This is a great place to get acquainted with what goes on at a weapons production facility after nuclear proliferation. Although the museum is run by Los Alamos National Laboratory, which definitely puts a positive spin on the business of producing weapons, it's a fascinating place to explore and it includes more than 35 hands-on exhibits.
Begin in the History Gallery, where you'll learn about the evolution of the site from the Los Alamos Ranch School days through the Manhattan Project to the present, including a 1939 letter from Albert Einstein to President Franklin D. Roosevelt, suggesting research into uranium as a new and important source of energy. Next, move into the Research and Technology Gallery, where you can see work that's been done on the Human Genome Project, including a computer map of human DNA. You can try out a laser and learn about the workings of a particle accelerator. Meanwhile, listen for announcement of the film The Town That Never Was, a 16-minute presentation on this community that grew up shrouded in secrecy (shown in the auditorium). Further exploration will take you to the Defense Gallery, where you can test the heaviness of plutonium against that of other substances, see an actual 5-ton Little Boy nuclear bomb (like the one dropped on Hiroshima), and see firsthand how Los Alamos conducts worldwide surveillance of nuclear explosions. The museum also has an exhibit on national defense. It presents issues related to nuclear weapons: why we have them, how they work, how scientists ensure that aging weapons will still work, what treaties govern them, and what environmental problem sites resulted from their production.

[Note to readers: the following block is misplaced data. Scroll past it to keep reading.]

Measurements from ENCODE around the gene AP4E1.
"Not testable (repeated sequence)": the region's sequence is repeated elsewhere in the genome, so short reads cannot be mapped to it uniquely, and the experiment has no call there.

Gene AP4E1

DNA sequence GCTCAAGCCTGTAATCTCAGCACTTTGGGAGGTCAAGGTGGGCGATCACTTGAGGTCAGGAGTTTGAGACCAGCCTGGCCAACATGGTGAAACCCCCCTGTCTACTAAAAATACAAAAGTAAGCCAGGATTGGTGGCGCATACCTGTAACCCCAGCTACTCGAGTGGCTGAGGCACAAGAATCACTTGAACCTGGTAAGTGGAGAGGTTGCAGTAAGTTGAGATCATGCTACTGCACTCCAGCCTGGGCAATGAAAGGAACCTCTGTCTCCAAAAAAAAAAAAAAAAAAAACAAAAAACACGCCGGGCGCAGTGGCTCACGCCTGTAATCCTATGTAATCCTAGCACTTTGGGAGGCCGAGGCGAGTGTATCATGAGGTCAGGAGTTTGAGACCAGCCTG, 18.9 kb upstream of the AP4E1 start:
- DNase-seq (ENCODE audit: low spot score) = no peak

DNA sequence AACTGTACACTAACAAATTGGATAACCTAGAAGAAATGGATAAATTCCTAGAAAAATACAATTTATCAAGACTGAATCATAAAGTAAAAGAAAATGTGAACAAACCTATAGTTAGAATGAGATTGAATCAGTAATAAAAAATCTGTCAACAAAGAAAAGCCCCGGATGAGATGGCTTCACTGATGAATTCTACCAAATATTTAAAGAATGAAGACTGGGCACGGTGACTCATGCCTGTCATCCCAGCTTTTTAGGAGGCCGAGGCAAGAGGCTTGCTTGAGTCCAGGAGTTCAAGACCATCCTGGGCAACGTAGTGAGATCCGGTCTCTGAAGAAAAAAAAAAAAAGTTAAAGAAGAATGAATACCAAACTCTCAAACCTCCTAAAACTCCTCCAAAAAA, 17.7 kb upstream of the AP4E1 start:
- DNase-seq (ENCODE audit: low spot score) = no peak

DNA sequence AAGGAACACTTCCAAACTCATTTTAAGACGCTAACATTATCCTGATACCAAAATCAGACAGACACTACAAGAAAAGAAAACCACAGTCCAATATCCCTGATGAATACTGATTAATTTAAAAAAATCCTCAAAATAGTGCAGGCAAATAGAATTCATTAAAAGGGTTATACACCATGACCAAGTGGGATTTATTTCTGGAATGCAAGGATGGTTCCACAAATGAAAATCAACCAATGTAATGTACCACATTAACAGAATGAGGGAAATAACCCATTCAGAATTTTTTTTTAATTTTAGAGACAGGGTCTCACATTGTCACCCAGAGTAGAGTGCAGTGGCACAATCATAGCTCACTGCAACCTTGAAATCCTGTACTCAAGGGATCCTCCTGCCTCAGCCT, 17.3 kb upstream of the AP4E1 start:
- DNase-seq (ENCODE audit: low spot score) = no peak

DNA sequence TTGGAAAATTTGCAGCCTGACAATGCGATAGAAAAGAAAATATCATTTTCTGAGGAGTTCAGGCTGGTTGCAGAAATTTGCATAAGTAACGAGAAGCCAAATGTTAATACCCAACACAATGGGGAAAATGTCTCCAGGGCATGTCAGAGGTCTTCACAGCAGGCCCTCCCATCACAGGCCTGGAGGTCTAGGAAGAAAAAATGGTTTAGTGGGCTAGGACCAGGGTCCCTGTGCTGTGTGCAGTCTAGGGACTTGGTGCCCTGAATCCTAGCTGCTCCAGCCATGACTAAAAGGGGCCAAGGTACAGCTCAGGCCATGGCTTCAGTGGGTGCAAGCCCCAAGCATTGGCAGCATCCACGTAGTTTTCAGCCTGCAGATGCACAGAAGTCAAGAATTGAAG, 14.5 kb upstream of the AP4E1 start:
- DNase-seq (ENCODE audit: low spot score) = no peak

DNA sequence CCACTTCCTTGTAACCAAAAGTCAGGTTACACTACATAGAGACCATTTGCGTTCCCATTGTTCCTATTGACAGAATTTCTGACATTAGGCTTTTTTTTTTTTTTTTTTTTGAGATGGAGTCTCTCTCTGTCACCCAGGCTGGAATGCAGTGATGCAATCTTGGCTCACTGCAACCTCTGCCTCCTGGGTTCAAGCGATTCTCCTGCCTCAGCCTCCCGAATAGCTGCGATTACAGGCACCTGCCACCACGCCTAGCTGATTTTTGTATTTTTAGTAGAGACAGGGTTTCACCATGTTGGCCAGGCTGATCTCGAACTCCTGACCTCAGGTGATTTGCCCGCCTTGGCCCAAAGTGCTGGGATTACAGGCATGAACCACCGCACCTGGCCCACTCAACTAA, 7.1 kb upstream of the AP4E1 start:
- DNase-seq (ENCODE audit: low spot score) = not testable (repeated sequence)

- © Frommer's 2013
Ask a local about Bradbury Science Museum
Ask Los Alamos Locals about Bradbury Science Museum
- Recommended 2010